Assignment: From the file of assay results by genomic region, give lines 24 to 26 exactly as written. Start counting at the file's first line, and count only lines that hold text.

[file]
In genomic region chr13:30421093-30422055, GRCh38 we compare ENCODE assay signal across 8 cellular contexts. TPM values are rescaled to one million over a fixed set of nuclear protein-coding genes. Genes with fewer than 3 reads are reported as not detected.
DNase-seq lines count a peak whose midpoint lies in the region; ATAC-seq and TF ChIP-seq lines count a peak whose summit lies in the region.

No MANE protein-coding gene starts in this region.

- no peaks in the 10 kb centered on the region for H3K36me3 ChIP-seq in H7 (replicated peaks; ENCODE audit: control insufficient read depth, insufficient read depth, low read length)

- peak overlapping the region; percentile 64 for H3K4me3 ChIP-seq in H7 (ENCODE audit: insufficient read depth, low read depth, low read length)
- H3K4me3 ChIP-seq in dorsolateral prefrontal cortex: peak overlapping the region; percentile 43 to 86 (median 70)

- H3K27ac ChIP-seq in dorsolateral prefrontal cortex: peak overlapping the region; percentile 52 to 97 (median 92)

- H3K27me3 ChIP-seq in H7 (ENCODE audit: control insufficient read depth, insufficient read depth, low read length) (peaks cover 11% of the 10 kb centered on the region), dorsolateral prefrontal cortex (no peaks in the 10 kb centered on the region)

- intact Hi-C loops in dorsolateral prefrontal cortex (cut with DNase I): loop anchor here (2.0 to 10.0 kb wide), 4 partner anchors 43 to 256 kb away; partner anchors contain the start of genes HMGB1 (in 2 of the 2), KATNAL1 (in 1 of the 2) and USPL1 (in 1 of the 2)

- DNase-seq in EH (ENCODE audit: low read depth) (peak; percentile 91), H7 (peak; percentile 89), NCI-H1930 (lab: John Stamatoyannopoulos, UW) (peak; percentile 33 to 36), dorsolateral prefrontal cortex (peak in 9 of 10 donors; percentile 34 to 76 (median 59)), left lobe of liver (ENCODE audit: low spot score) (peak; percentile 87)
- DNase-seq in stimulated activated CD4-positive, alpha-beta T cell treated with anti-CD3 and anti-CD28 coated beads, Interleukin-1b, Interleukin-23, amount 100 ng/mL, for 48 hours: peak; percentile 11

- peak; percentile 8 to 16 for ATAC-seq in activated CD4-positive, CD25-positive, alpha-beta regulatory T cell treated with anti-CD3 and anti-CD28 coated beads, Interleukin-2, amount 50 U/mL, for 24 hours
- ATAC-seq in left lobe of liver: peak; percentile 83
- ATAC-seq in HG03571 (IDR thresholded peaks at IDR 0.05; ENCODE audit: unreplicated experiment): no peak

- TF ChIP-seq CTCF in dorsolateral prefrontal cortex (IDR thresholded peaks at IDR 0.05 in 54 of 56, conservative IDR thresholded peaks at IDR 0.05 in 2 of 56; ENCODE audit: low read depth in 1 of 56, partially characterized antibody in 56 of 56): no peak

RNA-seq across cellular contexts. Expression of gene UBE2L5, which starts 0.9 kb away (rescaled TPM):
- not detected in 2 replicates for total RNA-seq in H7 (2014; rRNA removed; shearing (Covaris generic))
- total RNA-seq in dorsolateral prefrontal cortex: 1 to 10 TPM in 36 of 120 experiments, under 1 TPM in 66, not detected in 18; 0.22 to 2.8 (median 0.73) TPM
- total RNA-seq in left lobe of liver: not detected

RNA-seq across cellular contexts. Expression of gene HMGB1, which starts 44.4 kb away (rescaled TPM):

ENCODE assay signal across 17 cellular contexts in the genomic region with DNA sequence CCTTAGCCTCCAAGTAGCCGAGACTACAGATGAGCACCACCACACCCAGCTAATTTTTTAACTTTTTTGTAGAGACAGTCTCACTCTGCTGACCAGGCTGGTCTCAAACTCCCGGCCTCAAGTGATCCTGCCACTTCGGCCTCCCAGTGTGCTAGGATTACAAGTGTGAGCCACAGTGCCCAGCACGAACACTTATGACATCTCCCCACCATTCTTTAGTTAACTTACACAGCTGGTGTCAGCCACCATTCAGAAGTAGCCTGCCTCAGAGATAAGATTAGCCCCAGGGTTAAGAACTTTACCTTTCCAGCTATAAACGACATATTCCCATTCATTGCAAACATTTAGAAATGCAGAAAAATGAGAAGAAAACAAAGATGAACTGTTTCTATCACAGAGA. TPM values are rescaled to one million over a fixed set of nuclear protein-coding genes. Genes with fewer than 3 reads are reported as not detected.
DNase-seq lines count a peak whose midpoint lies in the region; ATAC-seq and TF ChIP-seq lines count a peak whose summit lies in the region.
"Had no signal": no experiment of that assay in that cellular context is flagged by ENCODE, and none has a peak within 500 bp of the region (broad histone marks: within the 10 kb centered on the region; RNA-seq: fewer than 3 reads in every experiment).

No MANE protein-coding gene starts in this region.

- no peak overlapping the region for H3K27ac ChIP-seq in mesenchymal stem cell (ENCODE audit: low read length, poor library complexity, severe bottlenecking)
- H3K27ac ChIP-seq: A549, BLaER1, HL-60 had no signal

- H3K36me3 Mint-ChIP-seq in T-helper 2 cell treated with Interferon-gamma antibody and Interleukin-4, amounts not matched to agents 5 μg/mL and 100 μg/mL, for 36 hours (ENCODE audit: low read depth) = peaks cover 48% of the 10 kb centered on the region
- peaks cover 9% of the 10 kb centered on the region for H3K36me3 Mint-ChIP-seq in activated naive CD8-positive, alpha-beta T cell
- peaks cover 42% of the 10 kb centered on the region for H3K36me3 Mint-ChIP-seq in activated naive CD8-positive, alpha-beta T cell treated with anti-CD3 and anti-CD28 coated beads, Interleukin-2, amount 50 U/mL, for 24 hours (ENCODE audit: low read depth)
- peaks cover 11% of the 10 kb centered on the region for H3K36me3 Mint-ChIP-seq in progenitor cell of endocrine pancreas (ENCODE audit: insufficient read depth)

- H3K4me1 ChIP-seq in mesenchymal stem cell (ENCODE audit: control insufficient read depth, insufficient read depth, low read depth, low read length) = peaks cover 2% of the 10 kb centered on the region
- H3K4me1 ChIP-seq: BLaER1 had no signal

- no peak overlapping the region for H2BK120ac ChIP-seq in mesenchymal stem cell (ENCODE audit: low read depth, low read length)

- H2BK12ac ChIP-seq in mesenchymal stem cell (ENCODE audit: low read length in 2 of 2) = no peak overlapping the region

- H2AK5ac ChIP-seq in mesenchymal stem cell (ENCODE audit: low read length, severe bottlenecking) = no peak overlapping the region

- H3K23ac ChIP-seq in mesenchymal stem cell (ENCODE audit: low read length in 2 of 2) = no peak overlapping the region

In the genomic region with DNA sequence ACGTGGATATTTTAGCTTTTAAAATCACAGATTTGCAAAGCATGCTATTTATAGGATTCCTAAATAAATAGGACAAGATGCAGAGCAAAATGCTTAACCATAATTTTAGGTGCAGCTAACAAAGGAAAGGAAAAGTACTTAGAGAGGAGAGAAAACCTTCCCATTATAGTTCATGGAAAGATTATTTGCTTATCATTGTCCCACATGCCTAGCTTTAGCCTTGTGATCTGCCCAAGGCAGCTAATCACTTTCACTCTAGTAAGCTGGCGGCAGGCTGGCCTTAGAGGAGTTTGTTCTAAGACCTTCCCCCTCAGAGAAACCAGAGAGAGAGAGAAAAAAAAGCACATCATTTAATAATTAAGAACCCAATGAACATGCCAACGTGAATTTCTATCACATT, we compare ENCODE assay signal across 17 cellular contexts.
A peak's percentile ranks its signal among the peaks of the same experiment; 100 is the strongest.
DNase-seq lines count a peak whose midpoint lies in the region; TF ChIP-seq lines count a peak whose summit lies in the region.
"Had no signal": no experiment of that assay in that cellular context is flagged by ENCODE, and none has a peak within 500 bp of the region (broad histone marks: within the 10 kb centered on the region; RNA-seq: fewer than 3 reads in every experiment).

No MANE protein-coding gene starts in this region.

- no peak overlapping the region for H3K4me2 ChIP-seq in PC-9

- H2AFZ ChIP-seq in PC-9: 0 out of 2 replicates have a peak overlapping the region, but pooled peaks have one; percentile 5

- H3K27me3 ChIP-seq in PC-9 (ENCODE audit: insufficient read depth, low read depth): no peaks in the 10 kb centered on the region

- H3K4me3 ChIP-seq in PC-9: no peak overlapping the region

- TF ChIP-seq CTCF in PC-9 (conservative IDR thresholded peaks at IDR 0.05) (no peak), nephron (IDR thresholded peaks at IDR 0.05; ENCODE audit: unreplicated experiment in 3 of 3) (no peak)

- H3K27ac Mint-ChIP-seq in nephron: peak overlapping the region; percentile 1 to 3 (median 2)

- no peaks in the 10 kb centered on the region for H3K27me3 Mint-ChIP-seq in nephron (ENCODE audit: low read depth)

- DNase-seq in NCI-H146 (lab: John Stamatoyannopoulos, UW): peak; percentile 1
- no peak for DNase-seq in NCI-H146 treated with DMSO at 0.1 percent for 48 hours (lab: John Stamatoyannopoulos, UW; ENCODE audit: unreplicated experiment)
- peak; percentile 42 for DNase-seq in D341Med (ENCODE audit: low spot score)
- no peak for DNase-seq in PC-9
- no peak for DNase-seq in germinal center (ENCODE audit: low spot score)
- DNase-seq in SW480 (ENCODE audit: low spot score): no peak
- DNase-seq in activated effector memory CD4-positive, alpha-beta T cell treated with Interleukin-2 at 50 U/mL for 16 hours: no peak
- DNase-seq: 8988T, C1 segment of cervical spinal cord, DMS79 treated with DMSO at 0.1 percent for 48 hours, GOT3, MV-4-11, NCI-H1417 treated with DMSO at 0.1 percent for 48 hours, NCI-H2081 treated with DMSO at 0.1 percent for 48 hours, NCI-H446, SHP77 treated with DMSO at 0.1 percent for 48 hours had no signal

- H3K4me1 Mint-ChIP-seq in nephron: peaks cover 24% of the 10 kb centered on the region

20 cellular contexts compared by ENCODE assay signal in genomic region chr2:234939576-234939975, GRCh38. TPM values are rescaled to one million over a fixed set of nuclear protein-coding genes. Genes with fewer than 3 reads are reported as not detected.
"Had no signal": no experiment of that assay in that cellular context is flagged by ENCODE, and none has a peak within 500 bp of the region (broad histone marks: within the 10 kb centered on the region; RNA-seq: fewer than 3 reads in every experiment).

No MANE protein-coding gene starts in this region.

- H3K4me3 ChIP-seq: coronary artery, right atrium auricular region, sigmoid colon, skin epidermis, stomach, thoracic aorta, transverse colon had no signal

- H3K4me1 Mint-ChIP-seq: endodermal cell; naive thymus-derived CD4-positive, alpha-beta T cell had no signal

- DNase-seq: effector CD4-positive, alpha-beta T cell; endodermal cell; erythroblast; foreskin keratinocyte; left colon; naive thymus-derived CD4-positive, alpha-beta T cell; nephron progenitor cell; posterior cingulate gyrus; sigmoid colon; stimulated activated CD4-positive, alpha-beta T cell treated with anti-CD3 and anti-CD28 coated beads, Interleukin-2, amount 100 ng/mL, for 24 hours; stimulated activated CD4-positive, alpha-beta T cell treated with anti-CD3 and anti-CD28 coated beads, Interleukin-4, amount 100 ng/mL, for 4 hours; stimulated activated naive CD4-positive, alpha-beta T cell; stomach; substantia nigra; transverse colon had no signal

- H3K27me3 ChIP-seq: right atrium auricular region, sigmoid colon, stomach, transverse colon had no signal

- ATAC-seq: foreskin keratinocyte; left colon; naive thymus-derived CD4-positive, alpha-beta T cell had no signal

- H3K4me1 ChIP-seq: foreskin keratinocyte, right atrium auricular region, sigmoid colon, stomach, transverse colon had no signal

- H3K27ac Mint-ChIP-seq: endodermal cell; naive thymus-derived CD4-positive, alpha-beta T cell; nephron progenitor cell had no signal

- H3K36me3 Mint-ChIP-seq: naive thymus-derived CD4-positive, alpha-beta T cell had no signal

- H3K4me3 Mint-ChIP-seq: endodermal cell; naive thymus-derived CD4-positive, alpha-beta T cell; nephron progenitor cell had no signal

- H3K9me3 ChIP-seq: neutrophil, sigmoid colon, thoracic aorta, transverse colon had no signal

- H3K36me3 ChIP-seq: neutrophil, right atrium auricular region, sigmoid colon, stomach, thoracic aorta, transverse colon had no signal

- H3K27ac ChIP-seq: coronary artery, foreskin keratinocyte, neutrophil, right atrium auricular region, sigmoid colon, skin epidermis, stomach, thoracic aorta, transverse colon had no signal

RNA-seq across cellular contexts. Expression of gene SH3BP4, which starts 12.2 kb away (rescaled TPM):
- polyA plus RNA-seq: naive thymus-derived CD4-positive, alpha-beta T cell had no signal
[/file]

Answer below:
No MANE protein-coding gene starts in this region.

- no peak overlapping the region for H3K27ac ChIP-seq in mesenchymal stem cell (ENCODE audit: low read length, poor library complexity, severe bottlenecking)
- H3K27ac ChIP-seq: A549, BLaER1, HL-60 had no signal